A digital safe is exactly what it sounds like: a safe which is secured with an electronic digital lock. You can contrast this with a safe which uses a mechanical dial lock. You can find UL-rated versions of both.
Before we talk in-depth about digital locks, have a quick glance at our product comparison chart below. We have done in-depth research into popular security safes which feature digital locks. We wanted to find the best safes with the strongest all-around features and the toughest locks. We did this research to save you the time so that you can quickly locate a digital safe that meets your needs.
|AmazonBasics 25EI||Check Price on Amazon|
|AdirOffice 670-100-03||Check Price on Amazon|
|Steelwater AMSWEL-500||Check Price on Amazon|
|Mesa Safe MBF1512E||Check Price on Amazon|
|SentrySafe SFW123GDC||Check Price on Amazon|
How do you choose the right digital safe? First, it helps to know a little more about digital locking mechanisms.
What You Need to Know About Digital Locks
A digital electronic lock looks like a keypad with numbers you punch in. If you put in the right combination, the safe opens. Some digital locks may store just one correct combination, while others may allow you to add several different combinations for different users.
There are good things about digital locks and bad things. Many users find them much easier to use than traditional mechanical dials that you have to turn. If you really struggle with those dials, you may find it much easier to get inside your safe quickly in an emergency if you secure it with a digital lock. You also can usually change the combination yourself.
There are disadvantages too, though. What if you put in the wrong combination on mistake when you are programming the lock? You may have no way at all to guess the right combination, and then you will have to call in a professional to get you back into your safe.
Another possible drawback is the “lock-out” feature, which may be triggered if you put in a wrong combination. You may be given a five minute “time out” before you are allowed to try again (rather like websites that lock you out after too many password failures). It is easy to picture how this could happen in a crisis if you panic and your hand slips. Suddenly you are locked out of your safe when you need to get in the most.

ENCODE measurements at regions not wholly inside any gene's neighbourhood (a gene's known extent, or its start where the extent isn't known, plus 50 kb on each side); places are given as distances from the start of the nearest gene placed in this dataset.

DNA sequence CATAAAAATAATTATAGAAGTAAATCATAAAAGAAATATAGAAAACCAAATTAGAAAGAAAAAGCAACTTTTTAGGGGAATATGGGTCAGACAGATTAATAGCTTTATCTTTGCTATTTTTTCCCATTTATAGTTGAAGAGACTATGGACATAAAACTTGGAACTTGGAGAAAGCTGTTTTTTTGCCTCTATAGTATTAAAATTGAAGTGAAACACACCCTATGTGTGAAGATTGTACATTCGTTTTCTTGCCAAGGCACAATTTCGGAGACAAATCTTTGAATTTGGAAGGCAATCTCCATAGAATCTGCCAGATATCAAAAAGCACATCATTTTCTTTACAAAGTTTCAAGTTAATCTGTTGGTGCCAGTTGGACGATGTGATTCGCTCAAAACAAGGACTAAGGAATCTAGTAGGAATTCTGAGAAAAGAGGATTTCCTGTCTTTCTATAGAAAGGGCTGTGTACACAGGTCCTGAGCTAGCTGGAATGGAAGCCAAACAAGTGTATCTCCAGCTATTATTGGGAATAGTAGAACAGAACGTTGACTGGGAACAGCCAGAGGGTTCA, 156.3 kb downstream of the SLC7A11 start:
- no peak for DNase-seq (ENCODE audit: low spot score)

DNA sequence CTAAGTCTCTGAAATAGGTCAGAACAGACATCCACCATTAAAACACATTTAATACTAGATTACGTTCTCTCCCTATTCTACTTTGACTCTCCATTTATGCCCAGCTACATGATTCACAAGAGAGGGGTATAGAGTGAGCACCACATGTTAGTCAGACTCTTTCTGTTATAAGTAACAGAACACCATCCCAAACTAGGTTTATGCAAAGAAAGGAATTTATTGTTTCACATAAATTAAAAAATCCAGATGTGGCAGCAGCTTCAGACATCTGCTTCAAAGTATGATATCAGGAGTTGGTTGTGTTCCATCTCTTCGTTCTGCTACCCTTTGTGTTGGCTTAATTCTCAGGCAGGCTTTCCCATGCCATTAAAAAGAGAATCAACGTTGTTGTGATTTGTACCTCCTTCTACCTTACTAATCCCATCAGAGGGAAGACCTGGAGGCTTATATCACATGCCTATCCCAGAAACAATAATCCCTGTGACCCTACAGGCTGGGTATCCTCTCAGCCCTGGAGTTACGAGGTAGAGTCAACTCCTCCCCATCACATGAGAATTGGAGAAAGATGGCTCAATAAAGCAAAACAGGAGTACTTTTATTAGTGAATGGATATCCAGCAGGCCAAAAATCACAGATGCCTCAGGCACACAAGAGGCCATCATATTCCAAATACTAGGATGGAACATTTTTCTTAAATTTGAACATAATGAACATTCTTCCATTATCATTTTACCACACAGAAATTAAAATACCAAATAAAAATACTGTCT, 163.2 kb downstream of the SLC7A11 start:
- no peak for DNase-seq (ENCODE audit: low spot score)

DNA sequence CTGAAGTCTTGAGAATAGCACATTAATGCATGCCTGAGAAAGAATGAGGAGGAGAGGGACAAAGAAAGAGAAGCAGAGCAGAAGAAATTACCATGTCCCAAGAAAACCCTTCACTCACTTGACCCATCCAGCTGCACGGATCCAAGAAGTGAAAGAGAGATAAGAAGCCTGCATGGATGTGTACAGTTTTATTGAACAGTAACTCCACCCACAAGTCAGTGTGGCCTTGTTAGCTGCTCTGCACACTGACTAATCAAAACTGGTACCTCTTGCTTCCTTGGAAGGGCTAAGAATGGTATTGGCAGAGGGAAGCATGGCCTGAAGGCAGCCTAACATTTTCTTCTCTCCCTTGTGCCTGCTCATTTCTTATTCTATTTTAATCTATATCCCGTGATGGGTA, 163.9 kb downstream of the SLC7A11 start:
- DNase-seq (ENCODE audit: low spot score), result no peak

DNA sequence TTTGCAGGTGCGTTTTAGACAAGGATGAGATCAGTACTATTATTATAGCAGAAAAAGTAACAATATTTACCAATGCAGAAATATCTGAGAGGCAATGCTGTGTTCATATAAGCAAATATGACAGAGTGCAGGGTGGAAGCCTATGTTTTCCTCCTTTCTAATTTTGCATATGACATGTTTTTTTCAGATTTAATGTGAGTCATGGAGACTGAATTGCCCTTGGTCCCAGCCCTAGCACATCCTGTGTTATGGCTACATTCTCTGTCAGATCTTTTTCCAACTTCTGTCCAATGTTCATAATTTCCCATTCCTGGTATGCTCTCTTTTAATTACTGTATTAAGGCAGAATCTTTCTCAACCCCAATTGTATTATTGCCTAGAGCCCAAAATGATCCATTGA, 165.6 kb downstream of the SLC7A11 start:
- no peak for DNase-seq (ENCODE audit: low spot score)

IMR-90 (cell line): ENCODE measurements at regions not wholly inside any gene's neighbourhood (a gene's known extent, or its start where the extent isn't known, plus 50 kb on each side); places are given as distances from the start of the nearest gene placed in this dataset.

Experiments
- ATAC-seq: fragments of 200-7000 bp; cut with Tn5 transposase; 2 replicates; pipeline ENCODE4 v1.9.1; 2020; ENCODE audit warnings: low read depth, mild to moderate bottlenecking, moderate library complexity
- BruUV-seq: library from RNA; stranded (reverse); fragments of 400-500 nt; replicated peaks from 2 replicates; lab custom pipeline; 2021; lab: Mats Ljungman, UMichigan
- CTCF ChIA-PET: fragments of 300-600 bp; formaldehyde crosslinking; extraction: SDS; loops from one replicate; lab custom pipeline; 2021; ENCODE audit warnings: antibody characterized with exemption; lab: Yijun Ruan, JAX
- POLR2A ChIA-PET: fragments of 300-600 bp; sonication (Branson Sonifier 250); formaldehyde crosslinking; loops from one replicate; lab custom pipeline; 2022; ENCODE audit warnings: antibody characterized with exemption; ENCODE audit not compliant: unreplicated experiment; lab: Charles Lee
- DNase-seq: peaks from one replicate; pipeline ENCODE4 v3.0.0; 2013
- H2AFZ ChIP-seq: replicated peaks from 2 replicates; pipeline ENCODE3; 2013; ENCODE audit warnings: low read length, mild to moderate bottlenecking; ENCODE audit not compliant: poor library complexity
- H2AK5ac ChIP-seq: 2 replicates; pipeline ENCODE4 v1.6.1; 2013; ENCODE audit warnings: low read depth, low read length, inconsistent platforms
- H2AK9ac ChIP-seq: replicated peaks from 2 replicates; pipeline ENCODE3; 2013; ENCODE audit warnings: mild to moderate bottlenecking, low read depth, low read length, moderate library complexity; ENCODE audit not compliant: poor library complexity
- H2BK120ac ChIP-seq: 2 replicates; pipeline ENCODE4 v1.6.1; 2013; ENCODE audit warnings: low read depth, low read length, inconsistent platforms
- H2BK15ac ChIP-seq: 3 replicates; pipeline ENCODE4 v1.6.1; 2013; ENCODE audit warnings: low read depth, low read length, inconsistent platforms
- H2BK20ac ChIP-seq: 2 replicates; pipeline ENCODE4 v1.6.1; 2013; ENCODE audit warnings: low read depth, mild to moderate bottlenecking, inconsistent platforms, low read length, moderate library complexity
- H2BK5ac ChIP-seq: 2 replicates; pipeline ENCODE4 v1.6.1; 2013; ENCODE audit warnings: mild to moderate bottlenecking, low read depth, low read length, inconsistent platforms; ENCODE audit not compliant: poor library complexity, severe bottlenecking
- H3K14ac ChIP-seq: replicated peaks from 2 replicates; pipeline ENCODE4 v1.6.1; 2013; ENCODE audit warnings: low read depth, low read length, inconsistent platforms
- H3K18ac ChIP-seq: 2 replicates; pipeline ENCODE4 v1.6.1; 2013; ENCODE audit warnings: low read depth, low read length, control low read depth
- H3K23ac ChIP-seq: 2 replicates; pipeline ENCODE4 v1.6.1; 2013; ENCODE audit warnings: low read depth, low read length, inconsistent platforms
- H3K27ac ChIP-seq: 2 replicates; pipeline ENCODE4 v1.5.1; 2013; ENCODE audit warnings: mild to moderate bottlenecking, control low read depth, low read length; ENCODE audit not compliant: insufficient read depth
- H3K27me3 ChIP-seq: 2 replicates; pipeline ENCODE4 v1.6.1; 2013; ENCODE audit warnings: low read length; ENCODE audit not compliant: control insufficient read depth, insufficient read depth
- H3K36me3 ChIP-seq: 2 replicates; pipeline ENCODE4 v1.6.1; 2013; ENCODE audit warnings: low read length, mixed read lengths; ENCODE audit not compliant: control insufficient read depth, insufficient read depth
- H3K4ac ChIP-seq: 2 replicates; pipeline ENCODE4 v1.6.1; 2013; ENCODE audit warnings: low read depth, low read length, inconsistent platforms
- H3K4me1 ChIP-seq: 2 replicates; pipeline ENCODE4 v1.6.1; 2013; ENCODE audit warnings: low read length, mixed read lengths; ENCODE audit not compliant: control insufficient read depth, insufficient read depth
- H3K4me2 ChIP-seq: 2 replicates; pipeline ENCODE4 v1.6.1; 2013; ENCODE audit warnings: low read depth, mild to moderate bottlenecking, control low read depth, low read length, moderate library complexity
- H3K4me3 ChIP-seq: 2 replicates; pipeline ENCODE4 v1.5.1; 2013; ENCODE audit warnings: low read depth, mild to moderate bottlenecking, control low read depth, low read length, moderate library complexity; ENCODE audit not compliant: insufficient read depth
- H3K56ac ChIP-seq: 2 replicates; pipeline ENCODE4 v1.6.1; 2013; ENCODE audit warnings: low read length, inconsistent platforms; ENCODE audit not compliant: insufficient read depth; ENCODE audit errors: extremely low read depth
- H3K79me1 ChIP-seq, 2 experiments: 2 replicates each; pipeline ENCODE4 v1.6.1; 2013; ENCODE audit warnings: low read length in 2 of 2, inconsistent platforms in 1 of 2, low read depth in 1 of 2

“But can’t someone just hotwire the keypad by removing it?” Good question, but the answer is “no” if you buy a UL-rated lock. With this type of lock, the lock electronics are not built into the keypad. With non-UL-rated locks, manufacturers may cut corners that make your electronic lock vulnerable to hotwiring. This is exactly why a UL-rated lock is a must!
Some optional electronic lock features
A time delay
This is a delay you can set anywhere from one to 99 minutes. It prevents anyone from opening the safe more frequently than that. Think of it a bit like forum flood control you see on message boards. It’s a form of access control that deters thieves. Who can afford to wait around for 99 minutes just to take another crack at your safe?
This is an alternative to the time delay feature, where the safe can only be opened during certain times of day. All attempts even with the proper pass-code are ignored outside those windows.
We mentioned this feature earlier. If you put in the wrong password, you are prevented from trying again for five minutes or some other pre-determined time.
Dual code requirement
This is ideal for commercial environments. Basically, two inputs are required from two separate people in order to gain access to the safe at any one time. This is a way of placing internal checks within an organization and ensuring that any one person is unable to access the safe contents without someone else there to monitor them.
Some safes can store histories of successful and attempted openings, as well as the codes used.
Security system tie-in
You may be able to link up an electronic safe to a security system that sets off an alarm or calls the authorities automatically if the safe is being subjected to stress.
In short, make sure when you are shopping for a digital safe that 1-a digital safe is what you really want, not a mechanical dial safe; 2-that you always purchase a UL-rated lock, and 3-that you get all the extra features you want and none of the features you don’t want. Spend as much time as you need programming your safe and setting it up to work the way you want. If an emergency ever does arise, you will be prepared, and your valuables will be safe.